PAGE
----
Thousands of Bulging Methane Bubbles Could Explode in Siberia

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An example of a crater formed after an explosion of underground methane on Siberia's Yamal peninsula. . (Photo: The Siberian Times/YouTube)

Siberia's frozen landscape, locked in time for thousands of years, may be coming back to life in violent fashion.

Scientists using both satellite imagery and ground-based surveys have discovered more than 7,000 bulging bubbles of gas on Siberia's Yamal and Gydan peninsulas. These potentially dangerous protrusions contain mostly methane and create a surreal ripple effect on the ground when stepped on. A video taken last summer on Siberia's Bely Island showed first-hand the bizarre nature of this phenomenon.

Because methane is extremely flammable, there is increasing concern that these bulges will begin to explode. One such explosion happened at the end of June on the Yamal Peninsula. Witnesses to the explosion reported fire shooting up in the sky and chunks of permafrost popping up out of the ground. The result was a 164-foot-deep crater on a river near a reindeer encampment (the reindeer are all fled the area, according to The Siberian Times, and a newborn calf was saved by a reindeer herder).

Scientists discovered another crater in June, following reports from locals that an explosion happened sometime between January and April. Aleksandr Sokolov, deputy head of the ecological research and development station of the Institute of Ecology of Plants and Animals, in Labytnangi, told The Siberian Times, "This plot of land was absolutely flat just two years ago," but that by 2016, "it bulged and we could see that soil has [sic] cracked there."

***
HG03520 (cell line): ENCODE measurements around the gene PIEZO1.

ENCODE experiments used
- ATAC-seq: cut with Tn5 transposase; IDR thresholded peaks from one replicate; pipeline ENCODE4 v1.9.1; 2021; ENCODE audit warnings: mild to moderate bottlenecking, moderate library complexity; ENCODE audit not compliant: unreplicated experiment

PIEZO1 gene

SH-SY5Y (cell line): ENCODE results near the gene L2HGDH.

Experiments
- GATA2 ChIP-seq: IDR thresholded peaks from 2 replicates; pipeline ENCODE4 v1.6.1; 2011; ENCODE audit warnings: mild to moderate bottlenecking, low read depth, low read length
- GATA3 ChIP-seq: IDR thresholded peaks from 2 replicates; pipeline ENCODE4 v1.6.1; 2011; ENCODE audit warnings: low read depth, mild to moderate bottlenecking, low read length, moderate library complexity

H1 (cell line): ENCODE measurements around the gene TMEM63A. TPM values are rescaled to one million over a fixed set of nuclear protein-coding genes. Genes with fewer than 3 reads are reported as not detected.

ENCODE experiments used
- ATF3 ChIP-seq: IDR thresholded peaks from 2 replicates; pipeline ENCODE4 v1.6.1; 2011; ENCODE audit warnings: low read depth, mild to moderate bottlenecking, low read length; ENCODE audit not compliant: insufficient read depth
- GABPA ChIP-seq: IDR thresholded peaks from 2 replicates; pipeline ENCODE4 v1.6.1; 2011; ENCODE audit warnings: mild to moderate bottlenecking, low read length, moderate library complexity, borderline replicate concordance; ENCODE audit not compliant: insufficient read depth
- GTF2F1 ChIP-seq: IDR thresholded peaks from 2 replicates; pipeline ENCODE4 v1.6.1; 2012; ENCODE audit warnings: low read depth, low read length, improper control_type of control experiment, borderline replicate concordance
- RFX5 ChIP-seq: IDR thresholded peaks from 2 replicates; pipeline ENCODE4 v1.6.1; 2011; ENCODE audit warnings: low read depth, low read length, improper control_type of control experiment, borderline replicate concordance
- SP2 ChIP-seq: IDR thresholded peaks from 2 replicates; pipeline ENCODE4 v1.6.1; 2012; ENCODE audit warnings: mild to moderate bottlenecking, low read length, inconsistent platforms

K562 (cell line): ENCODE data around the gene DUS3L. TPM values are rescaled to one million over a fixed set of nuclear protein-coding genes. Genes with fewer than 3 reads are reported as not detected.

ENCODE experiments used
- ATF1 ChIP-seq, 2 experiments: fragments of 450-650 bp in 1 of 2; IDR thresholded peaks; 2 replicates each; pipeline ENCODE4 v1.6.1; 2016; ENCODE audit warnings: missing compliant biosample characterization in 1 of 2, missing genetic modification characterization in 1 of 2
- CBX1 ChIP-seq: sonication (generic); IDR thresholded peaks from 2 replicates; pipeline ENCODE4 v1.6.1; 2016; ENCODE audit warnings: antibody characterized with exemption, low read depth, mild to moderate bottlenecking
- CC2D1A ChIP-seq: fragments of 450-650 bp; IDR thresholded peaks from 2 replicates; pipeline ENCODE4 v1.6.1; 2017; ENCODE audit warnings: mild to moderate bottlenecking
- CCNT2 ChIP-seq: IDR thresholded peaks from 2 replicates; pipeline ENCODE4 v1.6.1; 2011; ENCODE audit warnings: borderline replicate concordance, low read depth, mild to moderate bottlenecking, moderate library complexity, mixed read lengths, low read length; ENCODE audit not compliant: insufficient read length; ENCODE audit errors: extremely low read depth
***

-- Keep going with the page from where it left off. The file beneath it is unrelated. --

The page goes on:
The vast region is already pockmarked with craters from similar explosions, including a 260-foot-wide hole discovered in 2014.

Such hidden dangers in particular pose a threat to both transport infrastructure and Siberia's energy sector.

The dangers of a thawing permafrost

As the emergence of these bulges in a new phenomenon, scientists say they're likely caused by the region's first thaw in more than 11,000 years.

“Their appearance at such high latitudes is most likely linked to thawing permafrost, which in is in turn linked to overall rise of temperature on the north of Eurasia during last several decades,” a spokesperson for the Russian Academy of Science told The Siberian Times in March.

Besides the potential for rapidly forming sinkholes and explosions, these bulges also represent a significant addition to greenhouse gases that contribute to climate change. The release of methane from Siberian permafrost, a gas more than 25 times more potent than carbon in trapping heat in the atmosphere, rose from 3.8 million tons in 2006 to more than 17 million tons in 2013.

The researchers say they will continue to map the gas bubble formations throughout 2017 to determine which pose the most serious danger. With no end in sight, however, for the region's warming trend, it's clear that anyone traveling through Siberia will have to contend with this growing threat for the foreseeable future.